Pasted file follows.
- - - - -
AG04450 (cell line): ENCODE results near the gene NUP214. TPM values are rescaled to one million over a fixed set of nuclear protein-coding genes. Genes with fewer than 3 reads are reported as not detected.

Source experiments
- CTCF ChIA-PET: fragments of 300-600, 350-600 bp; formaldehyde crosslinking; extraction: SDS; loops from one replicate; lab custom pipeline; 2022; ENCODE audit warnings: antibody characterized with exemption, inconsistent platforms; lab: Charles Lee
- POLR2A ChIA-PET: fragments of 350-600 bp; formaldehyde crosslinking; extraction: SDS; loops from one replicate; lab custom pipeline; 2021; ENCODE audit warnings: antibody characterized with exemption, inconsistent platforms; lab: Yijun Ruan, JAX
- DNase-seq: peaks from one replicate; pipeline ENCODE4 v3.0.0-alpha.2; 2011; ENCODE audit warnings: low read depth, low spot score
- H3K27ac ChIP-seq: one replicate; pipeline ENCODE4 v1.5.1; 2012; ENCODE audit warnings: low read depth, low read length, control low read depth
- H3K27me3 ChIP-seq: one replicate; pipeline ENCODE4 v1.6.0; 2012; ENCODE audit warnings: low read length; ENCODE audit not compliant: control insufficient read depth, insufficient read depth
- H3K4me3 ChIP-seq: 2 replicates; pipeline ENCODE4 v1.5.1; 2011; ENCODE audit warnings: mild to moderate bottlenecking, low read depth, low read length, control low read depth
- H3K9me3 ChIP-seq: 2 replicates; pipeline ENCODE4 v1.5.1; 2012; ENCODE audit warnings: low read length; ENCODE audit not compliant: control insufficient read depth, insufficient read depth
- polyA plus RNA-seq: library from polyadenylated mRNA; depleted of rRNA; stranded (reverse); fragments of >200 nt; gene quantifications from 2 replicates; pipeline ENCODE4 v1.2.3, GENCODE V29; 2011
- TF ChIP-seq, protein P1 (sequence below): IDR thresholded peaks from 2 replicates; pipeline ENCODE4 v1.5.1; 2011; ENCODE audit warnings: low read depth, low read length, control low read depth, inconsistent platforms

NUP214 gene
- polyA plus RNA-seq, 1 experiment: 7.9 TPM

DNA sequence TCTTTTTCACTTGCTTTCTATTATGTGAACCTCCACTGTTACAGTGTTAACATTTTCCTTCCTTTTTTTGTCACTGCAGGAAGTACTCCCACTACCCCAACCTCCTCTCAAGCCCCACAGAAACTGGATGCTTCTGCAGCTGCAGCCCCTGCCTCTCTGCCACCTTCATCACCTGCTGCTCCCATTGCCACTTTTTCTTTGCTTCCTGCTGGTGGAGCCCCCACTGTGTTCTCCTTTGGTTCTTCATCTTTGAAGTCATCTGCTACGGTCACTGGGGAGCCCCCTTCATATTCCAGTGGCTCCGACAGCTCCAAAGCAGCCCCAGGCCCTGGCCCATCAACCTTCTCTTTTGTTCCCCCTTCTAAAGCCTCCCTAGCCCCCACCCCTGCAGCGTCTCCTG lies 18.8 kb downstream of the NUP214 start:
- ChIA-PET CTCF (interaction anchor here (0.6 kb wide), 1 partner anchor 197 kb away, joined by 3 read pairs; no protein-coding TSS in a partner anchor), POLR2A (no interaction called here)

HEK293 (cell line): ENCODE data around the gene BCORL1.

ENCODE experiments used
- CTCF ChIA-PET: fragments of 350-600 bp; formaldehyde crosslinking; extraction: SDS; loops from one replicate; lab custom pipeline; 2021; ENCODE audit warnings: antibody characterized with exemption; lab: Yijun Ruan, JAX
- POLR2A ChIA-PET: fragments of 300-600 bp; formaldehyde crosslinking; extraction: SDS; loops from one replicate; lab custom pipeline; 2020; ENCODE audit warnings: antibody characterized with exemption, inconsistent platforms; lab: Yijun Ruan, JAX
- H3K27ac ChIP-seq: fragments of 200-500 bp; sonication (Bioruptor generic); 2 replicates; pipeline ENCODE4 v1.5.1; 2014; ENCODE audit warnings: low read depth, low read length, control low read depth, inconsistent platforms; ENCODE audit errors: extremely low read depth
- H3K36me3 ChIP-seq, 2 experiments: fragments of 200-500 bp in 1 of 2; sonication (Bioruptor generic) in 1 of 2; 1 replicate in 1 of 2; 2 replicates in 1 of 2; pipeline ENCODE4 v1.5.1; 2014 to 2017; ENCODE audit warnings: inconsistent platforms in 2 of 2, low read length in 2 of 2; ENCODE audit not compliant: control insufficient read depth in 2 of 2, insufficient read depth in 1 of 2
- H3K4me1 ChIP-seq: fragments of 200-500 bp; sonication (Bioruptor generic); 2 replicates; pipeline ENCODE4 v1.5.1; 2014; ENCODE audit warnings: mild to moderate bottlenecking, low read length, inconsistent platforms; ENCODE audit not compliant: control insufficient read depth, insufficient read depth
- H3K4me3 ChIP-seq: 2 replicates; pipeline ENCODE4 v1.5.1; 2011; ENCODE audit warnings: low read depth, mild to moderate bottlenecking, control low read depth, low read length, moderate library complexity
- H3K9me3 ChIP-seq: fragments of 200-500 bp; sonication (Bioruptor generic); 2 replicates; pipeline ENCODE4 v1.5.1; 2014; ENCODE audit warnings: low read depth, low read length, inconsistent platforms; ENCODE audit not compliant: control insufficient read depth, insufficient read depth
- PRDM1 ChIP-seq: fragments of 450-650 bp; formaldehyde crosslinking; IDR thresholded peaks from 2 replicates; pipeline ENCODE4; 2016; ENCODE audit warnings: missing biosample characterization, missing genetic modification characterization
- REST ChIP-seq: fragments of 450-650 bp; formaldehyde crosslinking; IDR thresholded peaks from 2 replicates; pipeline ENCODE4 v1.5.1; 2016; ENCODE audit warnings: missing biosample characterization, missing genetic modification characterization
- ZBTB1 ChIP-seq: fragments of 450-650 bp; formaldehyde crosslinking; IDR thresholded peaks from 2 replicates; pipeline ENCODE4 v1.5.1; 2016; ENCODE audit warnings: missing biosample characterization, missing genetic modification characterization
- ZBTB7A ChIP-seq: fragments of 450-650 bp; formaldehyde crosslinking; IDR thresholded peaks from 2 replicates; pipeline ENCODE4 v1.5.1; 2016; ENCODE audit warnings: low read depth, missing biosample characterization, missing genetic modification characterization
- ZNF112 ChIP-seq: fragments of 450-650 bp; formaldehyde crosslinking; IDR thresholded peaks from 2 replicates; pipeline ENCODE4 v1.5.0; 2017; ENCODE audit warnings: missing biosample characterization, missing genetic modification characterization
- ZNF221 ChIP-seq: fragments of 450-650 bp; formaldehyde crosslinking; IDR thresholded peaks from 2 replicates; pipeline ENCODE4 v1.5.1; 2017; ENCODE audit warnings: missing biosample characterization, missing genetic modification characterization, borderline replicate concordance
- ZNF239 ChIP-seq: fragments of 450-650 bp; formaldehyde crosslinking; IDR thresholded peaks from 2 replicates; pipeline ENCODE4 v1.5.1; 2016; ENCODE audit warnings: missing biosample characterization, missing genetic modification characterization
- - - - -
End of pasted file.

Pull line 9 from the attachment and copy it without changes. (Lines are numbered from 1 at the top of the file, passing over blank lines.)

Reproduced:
- H3K9me3 ChIP-seq: 2 replicates; pipeline ENCODE4 v1.5.1; 2012; ENCODE audit warnings: low read length; ENCODE audit not compliant: control insufficient read depth, insufficient read depth